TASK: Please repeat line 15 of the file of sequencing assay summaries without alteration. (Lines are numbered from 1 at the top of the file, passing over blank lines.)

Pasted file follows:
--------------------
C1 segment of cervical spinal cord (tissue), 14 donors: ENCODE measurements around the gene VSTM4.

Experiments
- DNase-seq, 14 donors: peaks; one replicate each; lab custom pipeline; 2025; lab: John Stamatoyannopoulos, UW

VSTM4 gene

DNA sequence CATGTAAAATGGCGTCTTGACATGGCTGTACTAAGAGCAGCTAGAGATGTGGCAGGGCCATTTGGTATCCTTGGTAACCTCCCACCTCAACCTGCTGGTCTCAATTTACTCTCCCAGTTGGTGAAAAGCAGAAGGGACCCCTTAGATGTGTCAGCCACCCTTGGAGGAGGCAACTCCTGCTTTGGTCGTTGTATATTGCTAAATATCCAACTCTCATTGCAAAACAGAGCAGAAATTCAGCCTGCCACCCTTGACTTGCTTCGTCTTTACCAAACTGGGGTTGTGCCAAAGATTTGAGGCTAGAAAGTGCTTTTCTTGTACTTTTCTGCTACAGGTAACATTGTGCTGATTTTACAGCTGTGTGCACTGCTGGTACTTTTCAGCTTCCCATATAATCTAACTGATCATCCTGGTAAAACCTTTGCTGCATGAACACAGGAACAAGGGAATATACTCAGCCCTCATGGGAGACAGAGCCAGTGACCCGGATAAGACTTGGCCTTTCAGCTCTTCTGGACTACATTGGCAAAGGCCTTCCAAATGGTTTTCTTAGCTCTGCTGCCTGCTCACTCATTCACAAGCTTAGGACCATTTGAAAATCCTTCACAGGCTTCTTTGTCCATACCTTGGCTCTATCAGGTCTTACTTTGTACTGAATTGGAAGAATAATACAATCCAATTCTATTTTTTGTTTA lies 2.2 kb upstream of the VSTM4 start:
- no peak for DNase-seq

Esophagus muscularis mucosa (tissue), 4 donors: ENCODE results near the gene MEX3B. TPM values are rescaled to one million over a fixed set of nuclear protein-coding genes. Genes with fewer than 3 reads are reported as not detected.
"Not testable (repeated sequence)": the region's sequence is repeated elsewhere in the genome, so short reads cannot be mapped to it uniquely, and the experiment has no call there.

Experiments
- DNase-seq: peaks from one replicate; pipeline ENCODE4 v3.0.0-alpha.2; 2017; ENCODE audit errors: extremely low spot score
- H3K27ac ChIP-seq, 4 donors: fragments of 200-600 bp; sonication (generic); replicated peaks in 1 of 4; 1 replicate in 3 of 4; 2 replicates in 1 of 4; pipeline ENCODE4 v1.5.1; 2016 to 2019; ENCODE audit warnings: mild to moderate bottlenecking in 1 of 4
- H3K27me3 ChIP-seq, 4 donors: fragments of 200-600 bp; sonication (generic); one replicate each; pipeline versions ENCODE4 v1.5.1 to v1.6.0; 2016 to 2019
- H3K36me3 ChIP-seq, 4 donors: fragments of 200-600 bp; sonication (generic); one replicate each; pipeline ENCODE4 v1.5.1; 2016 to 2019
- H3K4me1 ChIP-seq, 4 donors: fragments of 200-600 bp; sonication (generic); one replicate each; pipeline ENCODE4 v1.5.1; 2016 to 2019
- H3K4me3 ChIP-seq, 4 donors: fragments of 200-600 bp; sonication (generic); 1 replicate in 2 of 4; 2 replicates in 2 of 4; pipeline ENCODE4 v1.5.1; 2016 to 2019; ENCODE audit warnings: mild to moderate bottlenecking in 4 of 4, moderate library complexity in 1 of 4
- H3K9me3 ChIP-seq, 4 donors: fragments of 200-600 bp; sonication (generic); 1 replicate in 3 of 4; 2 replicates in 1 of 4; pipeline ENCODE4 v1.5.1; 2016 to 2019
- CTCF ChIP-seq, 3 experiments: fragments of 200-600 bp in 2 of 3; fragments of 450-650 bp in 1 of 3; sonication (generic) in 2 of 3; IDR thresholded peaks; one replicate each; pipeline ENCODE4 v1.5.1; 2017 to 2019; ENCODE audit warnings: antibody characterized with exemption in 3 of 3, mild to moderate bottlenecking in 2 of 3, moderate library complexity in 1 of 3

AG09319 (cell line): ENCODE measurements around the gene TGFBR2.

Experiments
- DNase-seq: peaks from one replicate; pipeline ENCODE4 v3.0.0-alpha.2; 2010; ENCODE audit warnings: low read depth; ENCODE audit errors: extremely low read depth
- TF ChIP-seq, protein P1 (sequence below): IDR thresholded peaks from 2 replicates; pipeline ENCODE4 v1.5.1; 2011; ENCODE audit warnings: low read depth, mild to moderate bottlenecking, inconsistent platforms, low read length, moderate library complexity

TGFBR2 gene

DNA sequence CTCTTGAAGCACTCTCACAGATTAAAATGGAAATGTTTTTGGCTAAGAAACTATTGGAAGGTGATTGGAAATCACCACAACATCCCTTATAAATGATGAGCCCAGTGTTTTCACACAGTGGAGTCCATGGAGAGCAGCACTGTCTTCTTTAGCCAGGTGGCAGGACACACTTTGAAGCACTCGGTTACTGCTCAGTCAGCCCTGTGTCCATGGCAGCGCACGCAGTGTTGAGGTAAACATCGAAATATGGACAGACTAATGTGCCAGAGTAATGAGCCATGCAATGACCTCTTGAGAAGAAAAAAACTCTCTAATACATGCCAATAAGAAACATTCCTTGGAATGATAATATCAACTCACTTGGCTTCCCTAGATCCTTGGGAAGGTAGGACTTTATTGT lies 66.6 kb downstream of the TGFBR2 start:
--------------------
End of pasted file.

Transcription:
- H3K4me3 ChIP-seq, 4 donors: fragments of 200-600 bp; sonication (generic); 1 replicate in 2 of 4; 2 replicates in 2 of 4; pipeline ENCODE4 v1.5.1; 2016 to 2019; ENCODE audit warnings: mild to moderate bottlenecking in 4 of 4, moderate library complexity in 1 of 4